Student Educational Programs
This is a two-week immersion course (with several preparatory meetings) required of all second year medical and first year graduate nursing students. Its aim is to introduce students to public health concepts and to communities as a unit of care. As a result of this Population Health Clerkship experience, students from the medical school and graduate school of nursing will:
• Learn to work collaboratively
• Appreciate the value of looking at populations and communities as units of care rather than just individual patients
• Become aware of available and needed resources for the population
• Become aware of the need to work in teams and collaborate with different professions and disciplines providing care and services and value the role of provider as population advocate
Rural Health Scholars
Begun in 2000, the Rural Health Scholars Program fosters participating medical and nursing students’ interests in rural health while equipping and encouraging them to practice in rural or small town areas. Through placements in rural communities and small towns, students gain an understanding of the challenges and rewards of practice in these less densely populated areas. In addition, they have an opportunity to network with other health care professionals who practice in these locales. Click here to view the Rural Health Scholars Program in more detail.
Optional Enrichment Electives
The Bigger Picture: Health Issues Facing the Community of Worcester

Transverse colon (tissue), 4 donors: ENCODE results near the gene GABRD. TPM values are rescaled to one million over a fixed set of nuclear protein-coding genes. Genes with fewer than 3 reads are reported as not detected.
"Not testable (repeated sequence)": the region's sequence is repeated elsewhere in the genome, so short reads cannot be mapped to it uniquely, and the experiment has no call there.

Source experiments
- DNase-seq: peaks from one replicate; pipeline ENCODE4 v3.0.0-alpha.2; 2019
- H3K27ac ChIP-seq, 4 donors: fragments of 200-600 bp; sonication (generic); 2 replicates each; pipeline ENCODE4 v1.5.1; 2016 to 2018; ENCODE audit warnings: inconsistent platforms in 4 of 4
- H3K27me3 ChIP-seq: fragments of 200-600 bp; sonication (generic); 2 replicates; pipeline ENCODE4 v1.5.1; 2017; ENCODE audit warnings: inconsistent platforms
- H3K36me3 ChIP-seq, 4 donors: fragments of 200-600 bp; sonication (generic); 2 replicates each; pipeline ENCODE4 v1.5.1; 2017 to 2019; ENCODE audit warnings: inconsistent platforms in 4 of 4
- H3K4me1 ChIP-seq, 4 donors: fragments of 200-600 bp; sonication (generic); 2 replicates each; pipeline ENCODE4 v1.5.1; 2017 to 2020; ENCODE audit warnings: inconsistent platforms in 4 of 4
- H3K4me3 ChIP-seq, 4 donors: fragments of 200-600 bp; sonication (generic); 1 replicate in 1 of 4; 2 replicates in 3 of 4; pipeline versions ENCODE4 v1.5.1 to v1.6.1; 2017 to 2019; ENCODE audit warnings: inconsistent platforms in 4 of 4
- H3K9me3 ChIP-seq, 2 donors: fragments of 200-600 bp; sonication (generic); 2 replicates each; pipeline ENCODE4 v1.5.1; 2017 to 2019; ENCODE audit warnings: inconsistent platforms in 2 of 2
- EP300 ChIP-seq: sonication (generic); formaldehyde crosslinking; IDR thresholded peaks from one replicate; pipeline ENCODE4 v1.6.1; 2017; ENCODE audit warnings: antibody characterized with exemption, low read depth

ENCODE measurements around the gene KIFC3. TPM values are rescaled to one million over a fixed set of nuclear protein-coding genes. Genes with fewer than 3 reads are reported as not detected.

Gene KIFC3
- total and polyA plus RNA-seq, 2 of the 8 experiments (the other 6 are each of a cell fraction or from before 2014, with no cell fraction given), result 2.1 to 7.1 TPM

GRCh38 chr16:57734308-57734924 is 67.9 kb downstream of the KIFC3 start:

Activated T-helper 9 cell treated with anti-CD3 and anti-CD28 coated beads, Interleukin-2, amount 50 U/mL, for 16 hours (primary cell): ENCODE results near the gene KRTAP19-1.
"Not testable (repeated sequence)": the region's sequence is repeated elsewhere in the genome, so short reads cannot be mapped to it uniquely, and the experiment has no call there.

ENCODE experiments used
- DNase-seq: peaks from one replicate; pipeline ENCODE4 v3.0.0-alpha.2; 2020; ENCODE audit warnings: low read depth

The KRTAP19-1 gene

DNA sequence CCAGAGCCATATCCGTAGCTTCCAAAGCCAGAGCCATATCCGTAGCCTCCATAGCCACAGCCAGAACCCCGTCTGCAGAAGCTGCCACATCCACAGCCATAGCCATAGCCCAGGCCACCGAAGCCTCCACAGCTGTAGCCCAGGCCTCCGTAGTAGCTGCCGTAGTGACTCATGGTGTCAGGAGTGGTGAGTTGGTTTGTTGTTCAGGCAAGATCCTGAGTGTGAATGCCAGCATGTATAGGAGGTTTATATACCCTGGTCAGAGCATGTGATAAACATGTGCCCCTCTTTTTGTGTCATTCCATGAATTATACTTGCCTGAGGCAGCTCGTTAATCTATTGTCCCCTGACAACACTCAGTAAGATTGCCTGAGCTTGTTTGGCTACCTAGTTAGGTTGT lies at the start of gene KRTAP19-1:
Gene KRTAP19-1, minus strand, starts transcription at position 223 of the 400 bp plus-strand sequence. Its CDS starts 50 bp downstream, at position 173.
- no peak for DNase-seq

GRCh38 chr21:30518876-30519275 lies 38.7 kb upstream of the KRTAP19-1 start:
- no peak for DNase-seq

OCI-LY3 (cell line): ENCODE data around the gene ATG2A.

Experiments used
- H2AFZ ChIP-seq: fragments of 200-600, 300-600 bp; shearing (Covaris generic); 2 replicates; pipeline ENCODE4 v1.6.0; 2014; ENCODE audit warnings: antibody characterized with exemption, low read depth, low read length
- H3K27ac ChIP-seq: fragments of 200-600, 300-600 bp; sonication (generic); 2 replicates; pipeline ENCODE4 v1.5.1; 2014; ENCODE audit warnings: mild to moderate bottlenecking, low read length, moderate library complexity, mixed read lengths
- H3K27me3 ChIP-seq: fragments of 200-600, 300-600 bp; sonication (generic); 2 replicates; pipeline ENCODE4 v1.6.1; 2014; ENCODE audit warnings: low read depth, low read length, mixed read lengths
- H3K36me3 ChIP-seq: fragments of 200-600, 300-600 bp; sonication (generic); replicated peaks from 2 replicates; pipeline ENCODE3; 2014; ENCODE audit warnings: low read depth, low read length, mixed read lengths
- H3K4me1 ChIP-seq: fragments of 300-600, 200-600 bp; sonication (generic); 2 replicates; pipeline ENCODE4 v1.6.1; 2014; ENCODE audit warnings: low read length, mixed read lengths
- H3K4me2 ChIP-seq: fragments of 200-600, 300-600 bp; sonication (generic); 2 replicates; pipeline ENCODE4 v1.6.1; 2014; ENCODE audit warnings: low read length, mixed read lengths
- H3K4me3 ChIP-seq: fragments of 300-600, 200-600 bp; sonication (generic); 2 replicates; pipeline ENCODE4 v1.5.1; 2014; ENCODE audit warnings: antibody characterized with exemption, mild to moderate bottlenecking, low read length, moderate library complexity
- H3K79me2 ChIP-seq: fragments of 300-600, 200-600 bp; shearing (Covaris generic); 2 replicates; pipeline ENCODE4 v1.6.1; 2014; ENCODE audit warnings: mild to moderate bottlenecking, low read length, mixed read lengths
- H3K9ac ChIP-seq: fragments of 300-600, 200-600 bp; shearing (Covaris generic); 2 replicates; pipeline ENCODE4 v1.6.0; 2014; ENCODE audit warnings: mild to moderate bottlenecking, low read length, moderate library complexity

The goal of the optional enrichment course, The Bigger Picture: Health Issues Facing the Community of Worcester, is to expose UMMS medical, nursing, and biomedical science students to the health needs and issues of the community in which they live, study, and train. Worcester’s underserved communities are the focus of the course. In traditional medical training, students see only individual patients, and have limited exposure to the broader community context. Through this optional enrichment elective, students have an opportunity to continue conversations with community members and others knowledgeable about selected issues. For each topic, a visit is planned to a community organization that works to address it; visits include discussions with interprofessional teams and an introduction to the community resources available. Topics/issues may change from year to year, and have included: Infant mortality, Homelessness, Environmental Health, Domestic Violence, Immigration, Food Insecurity, Health Equity and the Effects of Racism, and Drug Addiction. There are opoprtunities for student leadership in the planning and execution of this OEE; contact Heather-Lyn Haley or Suzanne Cashman for more information.
Understanding and Improving Our Health Care System
The Understanding and Improving Our Health Care System elective results from a collaborative effort between faculty and students to address several important issues that affect health care providers. The main objective of the course is to provide health profession students with an understanding of the U.S. and Massachusetts health care systems so that as future clinicians they can be more effective in delivering appropriate health care to individual patients as well as in improving the health care system overall. The elective couples lectures and clinical correlations with interactive discussions that provide students opportunities to explore how the system works. Access to health care, rising costs, public health, current events, policy, other countries’ systems, and advocacy are among the topics covered in the course.